A Shared Pursuit: Protecting Maine Land and Supporting Indigenous Freedom

     Ulrich said, “Those of us who are in the conservation community around Maine, we’re missing history. We’re missing knowledge. We’re missing some voices at the table as well.” She said, “These are people who know the plants, know the animals, know the places all around us and have for a long time.” 

     The committee has aimed to better support Maine’s vibrant natural landscape through Indigenous perspectives. This was not a customary practice.

     Darren Ranco, Professor of Anthropology and Coordinator of Native American Research at the University of Maine, representative for the Wabanaki Commission on the Land and Stewardship, said, “Any land trust, any work related to protecting lands that does not engage and center Indigenous peoples in leadership, I think is one that is lacking.” Colonial practices historically harmed the native tribes and the environment alike. The committee believes that linking the gap between limited conservation tools and knowledge with Wabanaki needs and goals would strengthen conservation and support Indigenous people at the same time.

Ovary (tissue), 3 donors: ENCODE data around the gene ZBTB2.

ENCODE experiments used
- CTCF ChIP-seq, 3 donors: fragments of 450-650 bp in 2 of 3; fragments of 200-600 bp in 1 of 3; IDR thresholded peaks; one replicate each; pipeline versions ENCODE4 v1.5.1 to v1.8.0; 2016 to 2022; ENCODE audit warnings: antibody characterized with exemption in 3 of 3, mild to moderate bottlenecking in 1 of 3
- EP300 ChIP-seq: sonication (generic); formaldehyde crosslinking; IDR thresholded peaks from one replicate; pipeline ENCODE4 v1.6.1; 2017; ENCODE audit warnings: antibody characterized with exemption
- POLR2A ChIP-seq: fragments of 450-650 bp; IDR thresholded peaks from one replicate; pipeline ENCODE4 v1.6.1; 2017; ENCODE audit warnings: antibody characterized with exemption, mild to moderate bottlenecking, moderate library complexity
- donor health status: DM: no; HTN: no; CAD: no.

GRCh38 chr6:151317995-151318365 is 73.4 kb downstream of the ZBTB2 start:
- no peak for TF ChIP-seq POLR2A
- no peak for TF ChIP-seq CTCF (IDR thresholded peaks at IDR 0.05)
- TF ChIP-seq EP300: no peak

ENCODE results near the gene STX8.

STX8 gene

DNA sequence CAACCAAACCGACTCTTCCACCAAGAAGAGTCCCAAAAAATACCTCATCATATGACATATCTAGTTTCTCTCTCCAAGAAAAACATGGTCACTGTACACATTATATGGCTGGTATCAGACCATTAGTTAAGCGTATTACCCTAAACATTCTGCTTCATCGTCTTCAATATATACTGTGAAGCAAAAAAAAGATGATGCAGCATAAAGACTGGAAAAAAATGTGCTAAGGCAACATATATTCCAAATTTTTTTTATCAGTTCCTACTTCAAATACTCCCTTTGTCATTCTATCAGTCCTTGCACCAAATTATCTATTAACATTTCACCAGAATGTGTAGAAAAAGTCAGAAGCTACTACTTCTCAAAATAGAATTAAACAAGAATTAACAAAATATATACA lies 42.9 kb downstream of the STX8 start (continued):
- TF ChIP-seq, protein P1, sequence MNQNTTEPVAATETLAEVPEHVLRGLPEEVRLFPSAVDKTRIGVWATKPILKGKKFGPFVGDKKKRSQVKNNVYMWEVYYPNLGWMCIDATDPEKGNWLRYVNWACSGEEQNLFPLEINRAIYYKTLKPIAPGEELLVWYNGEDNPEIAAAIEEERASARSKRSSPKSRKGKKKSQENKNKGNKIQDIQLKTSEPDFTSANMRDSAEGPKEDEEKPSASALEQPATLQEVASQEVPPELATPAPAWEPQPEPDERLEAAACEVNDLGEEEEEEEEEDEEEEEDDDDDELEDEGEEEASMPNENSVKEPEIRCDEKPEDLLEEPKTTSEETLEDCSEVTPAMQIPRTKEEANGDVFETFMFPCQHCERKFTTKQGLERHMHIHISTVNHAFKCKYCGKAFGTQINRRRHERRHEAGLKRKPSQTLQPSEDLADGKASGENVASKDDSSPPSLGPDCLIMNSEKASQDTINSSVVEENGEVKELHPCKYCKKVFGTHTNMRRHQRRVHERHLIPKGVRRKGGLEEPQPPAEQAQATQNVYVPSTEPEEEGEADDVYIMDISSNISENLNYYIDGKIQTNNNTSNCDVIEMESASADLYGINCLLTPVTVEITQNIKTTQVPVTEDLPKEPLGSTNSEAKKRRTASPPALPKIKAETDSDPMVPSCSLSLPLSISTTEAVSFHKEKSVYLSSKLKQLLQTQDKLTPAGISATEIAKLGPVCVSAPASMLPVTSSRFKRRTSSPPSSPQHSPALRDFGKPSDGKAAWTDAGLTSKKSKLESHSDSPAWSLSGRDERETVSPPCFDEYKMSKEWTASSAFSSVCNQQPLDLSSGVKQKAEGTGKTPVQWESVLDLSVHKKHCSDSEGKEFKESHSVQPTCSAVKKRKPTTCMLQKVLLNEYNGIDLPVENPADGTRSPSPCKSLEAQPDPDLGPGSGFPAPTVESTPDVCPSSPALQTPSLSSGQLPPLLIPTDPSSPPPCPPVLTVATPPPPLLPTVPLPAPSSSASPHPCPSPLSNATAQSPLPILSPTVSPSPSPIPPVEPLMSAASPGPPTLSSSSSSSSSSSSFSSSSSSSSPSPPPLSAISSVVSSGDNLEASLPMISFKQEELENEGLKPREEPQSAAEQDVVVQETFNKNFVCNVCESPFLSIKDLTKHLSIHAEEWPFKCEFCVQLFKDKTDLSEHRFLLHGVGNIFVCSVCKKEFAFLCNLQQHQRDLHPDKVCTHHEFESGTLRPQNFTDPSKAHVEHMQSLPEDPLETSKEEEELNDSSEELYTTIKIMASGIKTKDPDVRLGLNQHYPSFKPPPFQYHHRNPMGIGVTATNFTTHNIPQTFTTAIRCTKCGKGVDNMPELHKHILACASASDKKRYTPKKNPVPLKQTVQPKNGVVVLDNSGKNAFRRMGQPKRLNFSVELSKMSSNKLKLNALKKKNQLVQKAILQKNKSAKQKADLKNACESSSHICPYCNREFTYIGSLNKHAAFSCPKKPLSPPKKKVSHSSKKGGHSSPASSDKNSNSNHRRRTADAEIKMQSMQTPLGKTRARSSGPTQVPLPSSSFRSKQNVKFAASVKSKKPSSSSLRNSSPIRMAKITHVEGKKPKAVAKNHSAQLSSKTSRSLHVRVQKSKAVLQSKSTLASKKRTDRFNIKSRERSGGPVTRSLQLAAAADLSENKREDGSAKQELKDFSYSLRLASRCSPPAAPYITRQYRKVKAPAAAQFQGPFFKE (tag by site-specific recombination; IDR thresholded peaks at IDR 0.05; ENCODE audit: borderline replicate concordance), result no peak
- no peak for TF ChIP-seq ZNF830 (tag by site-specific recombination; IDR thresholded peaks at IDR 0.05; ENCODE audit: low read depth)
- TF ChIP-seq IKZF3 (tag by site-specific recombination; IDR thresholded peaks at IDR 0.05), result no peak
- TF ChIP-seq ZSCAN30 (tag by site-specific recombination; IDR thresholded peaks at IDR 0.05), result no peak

The Wabanaki define natural resources beyond their uses as food or income. The waterways, the fish, the animals and the plants have cultural value. Indigenous people ritually care for these resources.

     Sweetgrass has always been a plant of significance to the Wabanaki. It grows abundantly in the Acadia National Park region. Tribes were prohibited from tending to these plants on protected lands until very recently. “If we don’t tend to it and pick it, it will start to disappear. But when we pick it, it returns more and more each year.” The fact that privately owned land and state policy do not readily support Indigenous practices of cultural land conservation raises concern.

     “As Wabanaki we are taught through various teachings and stories that our responsibility in our first relations are with obviously each other. But also, with our non-human relations and the places that are now in the category of the state of Maine,” Ranco said.

     Improving land protection methods and meeting Indigenous needs are the foundation of the First Light Committee. This delegation changed land conservation trust practices to address damage imposed on the Wabanaki and the environment. They have been focusing attention on state and federal policy, while working to build lasting, authentic connections with the Wabanaki tribes.